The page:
"we can do this properly but late, or we can shove a half-arsed job out the door on time".

Sounds like it should be the motto of the British Army.
 
I recall one of my cohort, definitely a top of the top 1/3rd guy, hugely operationally experienced and very well respected in the wider Army going to a Reserve unit (as a result of a regular unit disbanding). No doubt he struggled and had a much tougher time than I did. Undermanning, bottom third staff, under resourcing, lack of interest from the 1/2* OPCOM HQs, ever changing focus and priorities etc. Most definitely a broken man last time I saw him, that was half way through command. Unsurprisingly he PVRd immediately after.

So... was he a victim of his own high standards? Unwilling to surf the chaos, nor accept that he couldn't succeed, unable to avoid "only adding a bit more effort here and there", unsupported by a toxic (regular) Brigade Commander and 1RO who "doesn't want problems, just solutions!"? Couldn't or wouldn't declare UDI and just focus on Adair's "Team" and "Individual" as a short-term goal, punt the "Task" into the medium term; screw them if they can't take a joke, they started it?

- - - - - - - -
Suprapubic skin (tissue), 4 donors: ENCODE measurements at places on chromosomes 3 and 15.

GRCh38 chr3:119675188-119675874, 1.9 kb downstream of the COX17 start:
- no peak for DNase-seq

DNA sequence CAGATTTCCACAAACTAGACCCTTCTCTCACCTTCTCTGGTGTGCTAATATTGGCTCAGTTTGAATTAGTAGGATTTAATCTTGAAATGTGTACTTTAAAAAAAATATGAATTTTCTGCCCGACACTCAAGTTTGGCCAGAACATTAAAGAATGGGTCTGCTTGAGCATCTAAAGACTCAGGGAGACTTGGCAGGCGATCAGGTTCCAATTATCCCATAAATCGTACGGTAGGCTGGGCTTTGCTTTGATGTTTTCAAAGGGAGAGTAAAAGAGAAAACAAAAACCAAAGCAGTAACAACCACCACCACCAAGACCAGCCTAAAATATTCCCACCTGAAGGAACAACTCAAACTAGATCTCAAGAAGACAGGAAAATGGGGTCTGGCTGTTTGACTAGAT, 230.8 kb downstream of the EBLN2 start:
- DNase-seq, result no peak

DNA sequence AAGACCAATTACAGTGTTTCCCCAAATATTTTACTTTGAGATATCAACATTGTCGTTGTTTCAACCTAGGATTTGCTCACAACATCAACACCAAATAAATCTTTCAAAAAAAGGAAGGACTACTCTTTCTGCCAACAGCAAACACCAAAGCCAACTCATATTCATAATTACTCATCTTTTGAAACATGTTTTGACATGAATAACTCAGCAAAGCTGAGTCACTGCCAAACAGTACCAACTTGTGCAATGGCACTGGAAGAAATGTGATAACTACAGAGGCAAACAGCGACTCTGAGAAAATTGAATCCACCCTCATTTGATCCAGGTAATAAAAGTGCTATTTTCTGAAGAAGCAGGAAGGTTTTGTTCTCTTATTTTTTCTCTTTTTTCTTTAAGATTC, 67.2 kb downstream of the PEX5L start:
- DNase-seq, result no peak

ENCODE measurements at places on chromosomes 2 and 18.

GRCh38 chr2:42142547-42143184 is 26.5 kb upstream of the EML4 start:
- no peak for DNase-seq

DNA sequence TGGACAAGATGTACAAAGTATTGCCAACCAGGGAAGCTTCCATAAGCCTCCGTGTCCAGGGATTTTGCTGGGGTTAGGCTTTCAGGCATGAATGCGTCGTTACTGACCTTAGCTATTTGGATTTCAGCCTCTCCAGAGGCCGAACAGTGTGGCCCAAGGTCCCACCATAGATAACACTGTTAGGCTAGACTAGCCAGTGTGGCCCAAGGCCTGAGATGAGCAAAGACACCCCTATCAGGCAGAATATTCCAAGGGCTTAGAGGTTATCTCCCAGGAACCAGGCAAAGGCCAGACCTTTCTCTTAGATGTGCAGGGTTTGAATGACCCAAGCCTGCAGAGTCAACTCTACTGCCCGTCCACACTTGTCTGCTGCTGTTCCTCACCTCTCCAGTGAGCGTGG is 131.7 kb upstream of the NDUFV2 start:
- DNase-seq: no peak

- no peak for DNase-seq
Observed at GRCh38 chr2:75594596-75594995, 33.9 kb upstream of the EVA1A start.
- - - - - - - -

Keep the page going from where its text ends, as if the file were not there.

Sounds like a hellish situation to be in. I'd say "Kobayashi Maru", but then wonder whether people nod or just write me off as a hopeless nerd...

I can't talk for other capbadges, but in my own, it is only by the finest of margins how commands are decided. Bottom third knackers being put out to pasture to comd TA units is ancient history. All of the current cohort are WTE quality and have held a range a punchy appointment previously, and could equal comd reg units, with ease.

Which is very reassuring to hear... I don't think we ever saw the bottom-third Lt. Cols; more like the "middle/top third with career fouls or interesting character flaws*"... ;)

* In one case, "top third, too thoughtful, too truthful" - tied for "best CO we had", eventually left after an early TELIC where he was honest to a journalist, and it made the papers. Has since had a successful career, no surprise there...
 
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Indeed I was once told by a Col (who made Brig) that he actively avoided soldiers as all they would do was cause trouble. He recommended I do the same. I didn't. I enjoyed working with them.
It only dawned on me in my final posting that the one aspect I enjoyed over all others was anything to do with junior soldiers, disciplining them, rewarding them, deploying with them, helping fix their problems, trying to shield them from mis-employment and so on. At the same time I realised that that pleasure would in no way exist in Civilian Str.
 
It only dawned on me in my final posting that the one aspect I enjoyed over all others was anything to do with junior soldiers, disciplining them, rewarding them, deploying with them, helping fix their problems, trying to shield them from mis-employment and so on. At the same time I realised that that pleasure would in no way exist in Civilian Str.